By Dan Klepal
Enquirer staff writer
Motorists are dumping trash out their windows - everything from cigarette butts and auto parts to dirty diapers and containers of human waste - to the tune of 11,700 tons every year along Ohio's county roads, interstates, state and U.S. routes.
An Ohio Department of Transportation worker guides his spray-application truck along Interstate 75 near the Queensgate exit as he applies a chemical to kill foliage that often traps trash.
The Enquirer/MICHAEL E. KEATING
That's according to the first scientifically based study of roadside litter ever performed in Ohio.
The $100,000 study found that Hamilton County is behind only Franklin County in the number of bags of refuse collected last year. Cuyahoga County spent more money than Hamilton in picking up roadside trash, but collected 2,500 fewer bags of garbage.
"Basically we spend more time picking up trash than any other maintenance activity, besides snow and ice removal," said Lindsay Mendicino, a spokeswoman with the Ohio Department of Transportation, which participated in the study with the state's Department of Natural Resources. "For every highway worker picking up someone else's garbage, we are not making road repairs."
ODOT Director Gordon Proctor said his department spends $2.3 million every year picking up roadside trash. And that doesn't include money spent by counties, cities and townships, or the huge number of volunteers who pick up waste.
COST TO COUNTIES
Ohio's litter study documents how much tax money was spent and how many bags of roadside litter were collected across the Buckeye State.
Franklin: $286,000, 65,000 bags
Cuyahoga: $210,000, 36,000 bags
Hamilton: $139,000, 38,500 bags
Warren: $58,000, 7,500 bags
Butler: $50,000, 6,600 bags
Clermont: $29,000, 6,000 bags
Source: Ohio Department of Natural Resources
"Litter along the highways has become an increasingly expensive issue," he said.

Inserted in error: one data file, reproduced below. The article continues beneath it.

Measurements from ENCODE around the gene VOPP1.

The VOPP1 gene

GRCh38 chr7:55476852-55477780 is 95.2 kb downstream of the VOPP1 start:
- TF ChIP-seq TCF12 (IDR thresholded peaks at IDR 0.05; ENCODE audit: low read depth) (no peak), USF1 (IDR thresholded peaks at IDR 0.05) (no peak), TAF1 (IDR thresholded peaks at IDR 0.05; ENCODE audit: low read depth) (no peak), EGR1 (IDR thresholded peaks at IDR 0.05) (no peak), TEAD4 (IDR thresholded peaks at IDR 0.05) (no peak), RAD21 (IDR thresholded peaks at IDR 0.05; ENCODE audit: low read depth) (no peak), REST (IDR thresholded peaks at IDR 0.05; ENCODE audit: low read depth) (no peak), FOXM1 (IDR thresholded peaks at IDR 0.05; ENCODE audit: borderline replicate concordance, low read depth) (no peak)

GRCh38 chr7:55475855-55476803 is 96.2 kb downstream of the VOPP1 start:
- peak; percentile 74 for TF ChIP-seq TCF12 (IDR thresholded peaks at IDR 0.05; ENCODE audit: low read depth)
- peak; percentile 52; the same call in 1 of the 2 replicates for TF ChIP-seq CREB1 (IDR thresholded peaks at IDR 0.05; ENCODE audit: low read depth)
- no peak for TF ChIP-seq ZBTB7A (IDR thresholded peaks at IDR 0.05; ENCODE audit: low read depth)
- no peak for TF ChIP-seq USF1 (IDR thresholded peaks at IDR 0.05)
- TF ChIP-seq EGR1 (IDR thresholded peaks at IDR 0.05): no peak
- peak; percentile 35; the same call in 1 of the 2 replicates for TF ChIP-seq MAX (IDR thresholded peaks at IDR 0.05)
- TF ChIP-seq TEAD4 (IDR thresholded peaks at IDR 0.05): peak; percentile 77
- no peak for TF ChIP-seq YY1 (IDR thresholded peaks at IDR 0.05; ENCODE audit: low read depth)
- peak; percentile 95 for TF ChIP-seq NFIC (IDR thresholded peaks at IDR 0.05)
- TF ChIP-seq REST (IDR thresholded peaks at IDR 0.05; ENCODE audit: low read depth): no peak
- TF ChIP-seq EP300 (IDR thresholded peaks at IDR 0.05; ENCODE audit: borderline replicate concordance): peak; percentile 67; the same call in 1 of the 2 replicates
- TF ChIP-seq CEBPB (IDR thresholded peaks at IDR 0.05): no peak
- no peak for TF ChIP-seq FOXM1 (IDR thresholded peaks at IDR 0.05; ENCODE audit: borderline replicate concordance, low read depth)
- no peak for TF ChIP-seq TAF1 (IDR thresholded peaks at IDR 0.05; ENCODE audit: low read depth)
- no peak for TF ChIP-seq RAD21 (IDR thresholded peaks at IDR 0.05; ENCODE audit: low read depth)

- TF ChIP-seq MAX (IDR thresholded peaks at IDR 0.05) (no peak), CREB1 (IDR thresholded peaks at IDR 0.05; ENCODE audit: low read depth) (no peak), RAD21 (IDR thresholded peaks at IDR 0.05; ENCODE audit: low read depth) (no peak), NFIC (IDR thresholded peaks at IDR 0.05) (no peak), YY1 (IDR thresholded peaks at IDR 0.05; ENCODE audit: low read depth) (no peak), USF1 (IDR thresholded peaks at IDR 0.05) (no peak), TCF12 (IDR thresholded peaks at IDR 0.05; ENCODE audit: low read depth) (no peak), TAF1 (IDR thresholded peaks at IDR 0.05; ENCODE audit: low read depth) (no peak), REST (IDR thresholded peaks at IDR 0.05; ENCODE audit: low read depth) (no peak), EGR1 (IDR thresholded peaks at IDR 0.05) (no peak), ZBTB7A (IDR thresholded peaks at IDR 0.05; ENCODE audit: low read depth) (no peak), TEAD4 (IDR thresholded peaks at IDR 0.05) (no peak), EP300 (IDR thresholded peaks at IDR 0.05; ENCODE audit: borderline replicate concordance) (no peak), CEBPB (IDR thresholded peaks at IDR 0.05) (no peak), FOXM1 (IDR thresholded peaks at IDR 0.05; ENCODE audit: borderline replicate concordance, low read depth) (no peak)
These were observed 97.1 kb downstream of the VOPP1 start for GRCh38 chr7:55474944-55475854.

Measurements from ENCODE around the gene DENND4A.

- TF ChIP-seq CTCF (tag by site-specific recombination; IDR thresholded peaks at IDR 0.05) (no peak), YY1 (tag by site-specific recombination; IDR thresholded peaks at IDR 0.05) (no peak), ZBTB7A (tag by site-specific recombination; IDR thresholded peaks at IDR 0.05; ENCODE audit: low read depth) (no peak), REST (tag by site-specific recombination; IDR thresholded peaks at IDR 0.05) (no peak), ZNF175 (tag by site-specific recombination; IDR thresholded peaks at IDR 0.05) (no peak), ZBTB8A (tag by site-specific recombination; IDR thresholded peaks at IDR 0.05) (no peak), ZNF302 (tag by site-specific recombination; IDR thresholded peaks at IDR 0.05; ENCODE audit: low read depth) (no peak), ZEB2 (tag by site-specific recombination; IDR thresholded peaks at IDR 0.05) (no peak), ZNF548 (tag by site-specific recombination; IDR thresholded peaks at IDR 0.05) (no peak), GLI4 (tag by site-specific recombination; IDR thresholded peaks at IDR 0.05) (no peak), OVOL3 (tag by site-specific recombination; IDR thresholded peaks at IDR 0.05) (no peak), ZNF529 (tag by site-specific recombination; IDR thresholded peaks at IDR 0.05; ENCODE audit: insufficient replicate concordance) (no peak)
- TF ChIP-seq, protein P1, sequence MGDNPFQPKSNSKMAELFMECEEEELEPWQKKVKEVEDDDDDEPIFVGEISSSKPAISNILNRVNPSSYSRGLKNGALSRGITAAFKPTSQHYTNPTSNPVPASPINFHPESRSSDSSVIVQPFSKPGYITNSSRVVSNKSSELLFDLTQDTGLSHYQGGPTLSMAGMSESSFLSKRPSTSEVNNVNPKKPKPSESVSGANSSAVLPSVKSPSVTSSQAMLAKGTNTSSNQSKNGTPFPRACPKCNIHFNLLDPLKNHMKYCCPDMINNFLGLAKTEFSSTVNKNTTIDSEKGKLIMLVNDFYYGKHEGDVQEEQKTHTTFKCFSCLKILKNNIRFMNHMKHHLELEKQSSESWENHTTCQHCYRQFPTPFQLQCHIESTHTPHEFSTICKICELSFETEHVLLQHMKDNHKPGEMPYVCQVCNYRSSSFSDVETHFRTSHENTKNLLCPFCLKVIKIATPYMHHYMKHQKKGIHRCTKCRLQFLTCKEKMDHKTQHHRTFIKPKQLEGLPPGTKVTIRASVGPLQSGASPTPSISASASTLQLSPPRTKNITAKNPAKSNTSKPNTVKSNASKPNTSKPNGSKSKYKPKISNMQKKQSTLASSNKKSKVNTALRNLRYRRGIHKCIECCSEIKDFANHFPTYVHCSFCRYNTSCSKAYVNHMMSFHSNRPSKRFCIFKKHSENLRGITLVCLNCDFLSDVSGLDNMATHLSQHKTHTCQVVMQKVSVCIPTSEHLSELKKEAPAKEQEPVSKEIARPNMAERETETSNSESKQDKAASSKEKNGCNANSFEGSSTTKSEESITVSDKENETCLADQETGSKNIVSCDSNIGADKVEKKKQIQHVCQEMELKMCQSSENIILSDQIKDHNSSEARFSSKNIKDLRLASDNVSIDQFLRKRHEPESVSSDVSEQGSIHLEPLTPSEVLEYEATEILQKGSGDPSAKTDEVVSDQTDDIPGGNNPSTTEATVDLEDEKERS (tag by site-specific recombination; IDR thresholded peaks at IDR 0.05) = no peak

The idea of the study is to understand how large the problem is, then gauge how well programs aimed at recycling and litter prevention actually work, said Patricia Raynak, an administrator of research for the Department of Natural Resources.
"We had no objective, scientifically derived knowledge of what our situation is," Raynak said. "We had never even tried to estimate the total amount of trash along or roadways.
"Now, we'll be able to measure (anti-littering) programs in two or three years after implementing them to see if they're having a real impact."
To get a valid study, local municipalities worked closely with the state agencies. Fifty-six sites in 31 counties were picked for the study. Those sites were cleaned last August, then local officials had to "protect" the sites against cleaning or mowing until fall, when the trash was picked up and weighed. The sites were "protected" again over the winter, and officials then cleaned the sites again this spring, weighing all the debris found.
The study said dumping of containers of urine and feces "appears to be a growing problem on Ohio's roadways and interchanges."
Jeff Aluotto, manager of the Hamilton County Solid Waste District, said the study couldn't have come at a better time. The county is in the process of rewriting its plan for dealing with issues of recycling and litter control.
"The issues of litter and illegal dumping are a concern in all communities," Aluotto said. "We've not been too involved with litter because we've been focusing so much on recycling. But that could very well change."
Collectors grin at smiley plates
Teacher pay starts lower in Ohio, Ky.
Rulings put courts in turmoil
Mason v. judge: Ouster debated
Four-legged recruit not drug dealers' best friend
IN THE TRISTATE
Objections from neighbors put kibosh on outdoor bar and grill
Ohio may do Brent Spence impact study
Finan quits as county's lobbyist after just 6 months
Green Twp. thwarts Lowe's
Litter pickup steals time, money from road repairs, study reports
Local news briefs
Shooting range input sought
Inattentive officer dies in cycle crash
Some corn lost to rain
Man executed for 1989 murder of woman, girl
Concealed-weapon law passes key test
State to conduct open-records seminars
Public safety briefs
Colerain Township upset by Rumpke's delay
Woodland Elementary administrator named
Once flush, now broke, city weighs tax increase
2 Butler County rape suspects skip court dates
Dayton focus group proves tough sell for both parties
Some did pass teaching test
Worker's death was electrocution
Bronson: Gay marriage debate stifled by more mush
Good Things Happening
Bill Bunis turned from tennis, became sociology professor
Frank Florence Jr. was Baptist minister
Budget tensions thaw as Fletcher, House leaders meet
Judge says he won't make Fletcher convene session
Staples gets first approval
Hayden criticized for China seminar
Obstacle course teaches teamwork
Covington hires ombudsman
Covington woman charged for false abduction report